As we don't know how fast this gentleman was going in the Alpha 1 Porta Bote, we cannot say for sure that it will be totally a dry ride, only that at the speeds that he achieved he experienced a dry ride.
      That is why I didn't mention his dry ride. I try to stick to the known facts.

      Now that you have changed the design of the bote, you may be able to get faster speeds due to being able to have a larger outboard (according to the specs on your website the maximum weight for the porta bote transom is still 25.5kg for the 7', 10' and the 12' bote which will limit the maximum size of the 4 stroke outboards that are used in America to 6hp.), but unless the black plastic tubing is removed, I can't see how the wet ride will disappear. You have basically a relatively flat edge hitting a wall of water. It has to go somewhere.

      I also understand the fact that staples are the preferred option over glue.
      Especially when it comes to Polypropylene as this stuff is very difficult to glue.

      Why do you assume that Quick Boats relies on glue?

      I believe they use modern moulding techniques rather than staples, rivets and glues.
      This technique may be a viable option when dealing with Polypropylene. I don't know. It may be an option.

      Thank you for contributing to my blog Sandy.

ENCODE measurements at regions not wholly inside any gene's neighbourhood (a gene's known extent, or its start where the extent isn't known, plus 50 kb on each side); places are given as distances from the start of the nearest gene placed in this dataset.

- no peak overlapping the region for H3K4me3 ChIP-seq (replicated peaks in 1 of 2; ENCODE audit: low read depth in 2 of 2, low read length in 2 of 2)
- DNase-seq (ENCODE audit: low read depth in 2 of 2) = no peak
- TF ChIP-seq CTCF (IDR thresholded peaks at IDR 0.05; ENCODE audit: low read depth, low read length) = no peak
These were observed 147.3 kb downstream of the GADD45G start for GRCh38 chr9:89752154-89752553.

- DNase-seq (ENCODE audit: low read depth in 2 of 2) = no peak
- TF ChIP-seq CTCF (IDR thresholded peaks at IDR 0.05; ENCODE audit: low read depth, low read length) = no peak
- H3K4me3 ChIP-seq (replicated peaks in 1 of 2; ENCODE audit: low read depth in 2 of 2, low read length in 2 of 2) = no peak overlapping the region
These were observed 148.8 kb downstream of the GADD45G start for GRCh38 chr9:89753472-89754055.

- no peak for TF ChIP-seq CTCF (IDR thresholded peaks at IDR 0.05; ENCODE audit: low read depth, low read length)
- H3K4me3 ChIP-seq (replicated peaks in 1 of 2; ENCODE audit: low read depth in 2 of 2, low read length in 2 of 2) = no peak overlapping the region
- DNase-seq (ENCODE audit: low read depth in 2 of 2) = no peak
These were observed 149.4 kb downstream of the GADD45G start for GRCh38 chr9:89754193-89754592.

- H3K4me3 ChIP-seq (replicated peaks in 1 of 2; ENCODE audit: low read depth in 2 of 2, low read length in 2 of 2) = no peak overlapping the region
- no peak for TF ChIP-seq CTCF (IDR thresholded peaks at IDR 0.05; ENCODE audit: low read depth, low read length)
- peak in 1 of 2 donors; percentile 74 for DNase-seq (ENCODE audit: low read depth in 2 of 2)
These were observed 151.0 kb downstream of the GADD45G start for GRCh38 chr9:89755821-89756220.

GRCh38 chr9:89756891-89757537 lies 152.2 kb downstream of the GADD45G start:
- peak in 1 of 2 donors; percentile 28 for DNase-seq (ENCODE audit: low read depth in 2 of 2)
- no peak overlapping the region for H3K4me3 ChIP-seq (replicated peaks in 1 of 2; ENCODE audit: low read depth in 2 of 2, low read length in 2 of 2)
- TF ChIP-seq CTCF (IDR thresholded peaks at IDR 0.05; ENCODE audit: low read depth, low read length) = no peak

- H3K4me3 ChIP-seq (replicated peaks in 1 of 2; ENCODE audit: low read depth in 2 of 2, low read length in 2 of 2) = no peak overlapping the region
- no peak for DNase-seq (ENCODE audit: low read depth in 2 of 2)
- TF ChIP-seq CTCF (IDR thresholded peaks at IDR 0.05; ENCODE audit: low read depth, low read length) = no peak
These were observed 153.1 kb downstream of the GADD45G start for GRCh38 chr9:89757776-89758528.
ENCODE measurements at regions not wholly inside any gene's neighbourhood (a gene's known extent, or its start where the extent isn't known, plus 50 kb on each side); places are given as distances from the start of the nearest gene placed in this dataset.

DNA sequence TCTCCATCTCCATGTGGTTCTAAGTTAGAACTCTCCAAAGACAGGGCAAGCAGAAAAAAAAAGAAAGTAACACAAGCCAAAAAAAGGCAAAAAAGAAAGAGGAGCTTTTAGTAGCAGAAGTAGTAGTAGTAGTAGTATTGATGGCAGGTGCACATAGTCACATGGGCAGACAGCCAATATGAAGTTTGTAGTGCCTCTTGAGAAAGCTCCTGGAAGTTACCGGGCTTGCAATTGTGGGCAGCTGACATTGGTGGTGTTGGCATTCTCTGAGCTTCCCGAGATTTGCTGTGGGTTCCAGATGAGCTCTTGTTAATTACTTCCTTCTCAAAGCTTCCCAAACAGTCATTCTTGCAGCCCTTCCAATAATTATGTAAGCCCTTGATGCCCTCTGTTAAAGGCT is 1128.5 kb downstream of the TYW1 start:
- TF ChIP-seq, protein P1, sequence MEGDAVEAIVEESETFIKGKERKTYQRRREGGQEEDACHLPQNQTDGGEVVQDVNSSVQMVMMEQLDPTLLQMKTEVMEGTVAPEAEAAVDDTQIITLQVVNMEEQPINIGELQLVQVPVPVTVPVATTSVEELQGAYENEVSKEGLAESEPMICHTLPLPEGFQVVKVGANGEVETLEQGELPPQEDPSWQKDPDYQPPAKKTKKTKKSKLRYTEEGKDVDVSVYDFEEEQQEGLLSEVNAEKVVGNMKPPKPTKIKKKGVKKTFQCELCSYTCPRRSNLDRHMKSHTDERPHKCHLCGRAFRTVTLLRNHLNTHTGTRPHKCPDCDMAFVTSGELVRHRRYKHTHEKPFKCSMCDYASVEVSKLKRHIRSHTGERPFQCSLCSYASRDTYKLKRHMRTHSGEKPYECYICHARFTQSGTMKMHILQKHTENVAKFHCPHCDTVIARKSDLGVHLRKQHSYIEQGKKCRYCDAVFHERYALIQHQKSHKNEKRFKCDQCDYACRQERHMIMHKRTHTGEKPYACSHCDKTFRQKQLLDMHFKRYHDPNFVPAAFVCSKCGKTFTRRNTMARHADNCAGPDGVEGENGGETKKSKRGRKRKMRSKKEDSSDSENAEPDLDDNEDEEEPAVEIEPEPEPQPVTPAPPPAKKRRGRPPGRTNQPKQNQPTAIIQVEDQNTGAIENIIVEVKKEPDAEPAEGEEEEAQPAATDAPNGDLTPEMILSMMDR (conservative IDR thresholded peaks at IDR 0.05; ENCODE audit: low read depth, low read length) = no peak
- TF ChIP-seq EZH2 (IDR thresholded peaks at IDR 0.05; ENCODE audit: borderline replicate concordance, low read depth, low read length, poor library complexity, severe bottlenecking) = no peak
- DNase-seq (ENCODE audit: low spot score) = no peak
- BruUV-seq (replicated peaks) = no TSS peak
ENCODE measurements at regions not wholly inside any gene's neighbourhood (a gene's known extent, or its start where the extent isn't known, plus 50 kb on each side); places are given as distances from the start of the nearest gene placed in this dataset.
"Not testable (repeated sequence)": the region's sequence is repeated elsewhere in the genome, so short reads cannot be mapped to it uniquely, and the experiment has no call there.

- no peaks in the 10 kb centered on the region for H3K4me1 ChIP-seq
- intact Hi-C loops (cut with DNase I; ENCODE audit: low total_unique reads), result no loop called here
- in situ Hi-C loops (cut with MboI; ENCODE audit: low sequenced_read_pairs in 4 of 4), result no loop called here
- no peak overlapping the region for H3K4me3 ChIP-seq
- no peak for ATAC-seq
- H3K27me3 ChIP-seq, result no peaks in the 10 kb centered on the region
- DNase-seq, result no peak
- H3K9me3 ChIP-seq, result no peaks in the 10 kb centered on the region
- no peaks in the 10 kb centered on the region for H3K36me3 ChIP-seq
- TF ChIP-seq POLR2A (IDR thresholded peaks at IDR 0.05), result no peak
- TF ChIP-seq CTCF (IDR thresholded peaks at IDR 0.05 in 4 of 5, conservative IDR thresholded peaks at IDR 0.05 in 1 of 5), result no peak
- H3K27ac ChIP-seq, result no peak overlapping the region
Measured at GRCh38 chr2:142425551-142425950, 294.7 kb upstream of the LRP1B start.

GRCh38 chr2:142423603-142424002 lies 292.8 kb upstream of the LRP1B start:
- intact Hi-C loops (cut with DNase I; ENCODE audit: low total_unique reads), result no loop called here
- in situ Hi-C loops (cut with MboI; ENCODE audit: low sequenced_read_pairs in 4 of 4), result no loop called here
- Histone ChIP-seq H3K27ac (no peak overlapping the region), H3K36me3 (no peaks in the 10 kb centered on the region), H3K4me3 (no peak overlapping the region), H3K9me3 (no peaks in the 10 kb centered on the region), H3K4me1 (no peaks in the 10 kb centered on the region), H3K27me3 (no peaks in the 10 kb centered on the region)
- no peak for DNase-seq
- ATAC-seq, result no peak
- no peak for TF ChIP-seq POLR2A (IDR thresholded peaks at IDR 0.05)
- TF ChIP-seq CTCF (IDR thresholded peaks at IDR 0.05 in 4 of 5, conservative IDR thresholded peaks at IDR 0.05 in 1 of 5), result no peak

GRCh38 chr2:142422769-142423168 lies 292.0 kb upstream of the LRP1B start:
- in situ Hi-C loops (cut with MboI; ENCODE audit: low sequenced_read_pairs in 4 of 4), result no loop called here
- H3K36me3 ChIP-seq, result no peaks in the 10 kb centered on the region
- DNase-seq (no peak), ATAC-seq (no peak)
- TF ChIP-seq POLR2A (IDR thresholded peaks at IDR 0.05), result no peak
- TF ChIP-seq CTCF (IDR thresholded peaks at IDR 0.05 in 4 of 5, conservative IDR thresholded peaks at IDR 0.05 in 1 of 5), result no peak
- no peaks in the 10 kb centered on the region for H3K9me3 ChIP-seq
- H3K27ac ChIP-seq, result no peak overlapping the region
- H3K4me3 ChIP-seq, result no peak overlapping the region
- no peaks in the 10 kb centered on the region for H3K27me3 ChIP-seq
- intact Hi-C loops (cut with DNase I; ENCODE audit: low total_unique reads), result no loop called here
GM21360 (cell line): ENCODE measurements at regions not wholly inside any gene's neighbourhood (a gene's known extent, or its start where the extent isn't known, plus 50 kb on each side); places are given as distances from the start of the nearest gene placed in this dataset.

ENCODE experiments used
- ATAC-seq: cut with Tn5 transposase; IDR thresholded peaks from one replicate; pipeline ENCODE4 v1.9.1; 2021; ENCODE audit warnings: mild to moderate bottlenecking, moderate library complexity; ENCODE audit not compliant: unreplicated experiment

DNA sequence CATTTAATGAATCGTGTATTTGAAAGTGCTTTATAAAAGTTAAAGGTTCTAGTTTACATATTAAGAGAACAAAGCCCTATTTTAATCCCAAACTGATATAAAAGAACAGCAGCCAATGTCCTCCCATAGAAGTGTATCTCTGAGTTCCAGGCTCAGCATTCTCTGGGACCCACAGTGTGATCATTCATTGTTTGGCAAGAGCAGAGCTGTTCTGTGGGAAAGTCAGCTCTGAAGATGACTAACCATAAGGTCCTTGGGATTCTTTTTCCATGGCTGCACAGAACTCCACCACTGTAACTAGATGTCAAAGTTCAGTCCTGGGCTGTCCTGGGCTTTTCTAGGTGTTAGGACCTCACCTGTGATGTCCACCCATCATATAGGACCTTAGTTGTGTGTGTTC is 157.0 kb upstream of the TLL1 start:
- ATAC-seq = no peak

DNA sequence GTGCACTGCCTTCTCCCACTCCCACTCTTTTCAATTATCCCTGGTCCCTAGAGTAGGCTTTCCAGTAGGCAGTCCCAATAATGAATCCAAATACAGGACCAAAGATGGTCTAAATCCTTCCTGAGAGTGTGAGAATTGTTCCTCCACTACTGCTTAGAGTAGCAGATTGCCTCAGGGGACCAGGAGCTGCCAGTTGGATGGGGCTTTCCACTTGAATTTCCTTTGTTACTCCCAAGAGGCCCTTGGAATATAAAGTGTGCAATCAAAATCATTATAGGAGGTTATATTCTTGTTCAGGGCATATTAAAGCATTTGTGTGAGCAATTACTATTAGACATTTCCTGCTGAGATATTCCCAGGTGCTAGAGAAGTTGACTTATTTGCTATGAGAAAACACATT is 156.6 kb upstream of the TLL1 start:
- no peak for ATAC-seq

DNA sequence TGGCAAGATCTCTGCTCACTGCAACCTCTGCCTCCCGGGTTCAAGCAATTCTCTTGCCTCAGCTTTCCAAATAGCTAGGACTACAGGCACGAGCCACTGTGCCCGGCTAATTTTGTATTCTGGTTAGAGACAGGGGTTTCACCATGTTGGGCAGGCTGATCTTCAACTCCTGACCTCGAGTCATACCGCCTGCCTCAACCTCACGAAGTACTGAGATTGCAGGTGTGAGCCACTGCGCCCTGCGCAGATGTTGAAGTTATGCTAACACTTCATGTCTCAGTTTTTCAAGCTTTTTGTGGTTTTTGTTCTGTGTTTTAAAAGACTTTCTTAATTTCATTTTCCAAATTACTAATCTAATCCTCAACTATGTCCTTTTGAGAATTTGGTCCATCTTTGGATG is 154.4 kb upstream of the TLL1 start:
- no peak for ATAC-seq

9. Since Sandy's input I have asked the guys at Quick Boat about Sandy's comment regarding their folding boat and the use of glue instead of staples.
    This has been the reply from Deryk, who has a strong composite/engineering background:

    From Sandy:
    "So the fact that Quickboats doesn't have hundreds of stainless steel staples holding the hinges together at 90,000 pounds per inch is not an advantage at all.”
    From Deryk:
    "This is a matter of horses for courses. Using mechanical bonds on polypropylene materials makes sense as the long strand polymers make the materials tough but also very difficult to bond to. For these materials using fasteners is common practice. For advanced composites any fastener causes a single load point and therefore is a weakness."

    In reply to my comment to Sandy suggesting that similar techniques may work with the Porta Bote, this is what Deryk had to say:

    Matt - it is not for me to suggest what might best work on other boats however I would not use Kevlar to bond together polypropylene plastic sheets as bonding to the plastic is very difficult as mentioning earlier. When it comes to advanced composites Kevlar is very well known for its toughness (bullet proof vests) and its ability to take large numbers of what are called "stress reverse cycles" (aka bending extremes in large numbers or in our case opening and closing a boat). There are generations of difference between the materials and before once can say they are good or bad I would simply say different.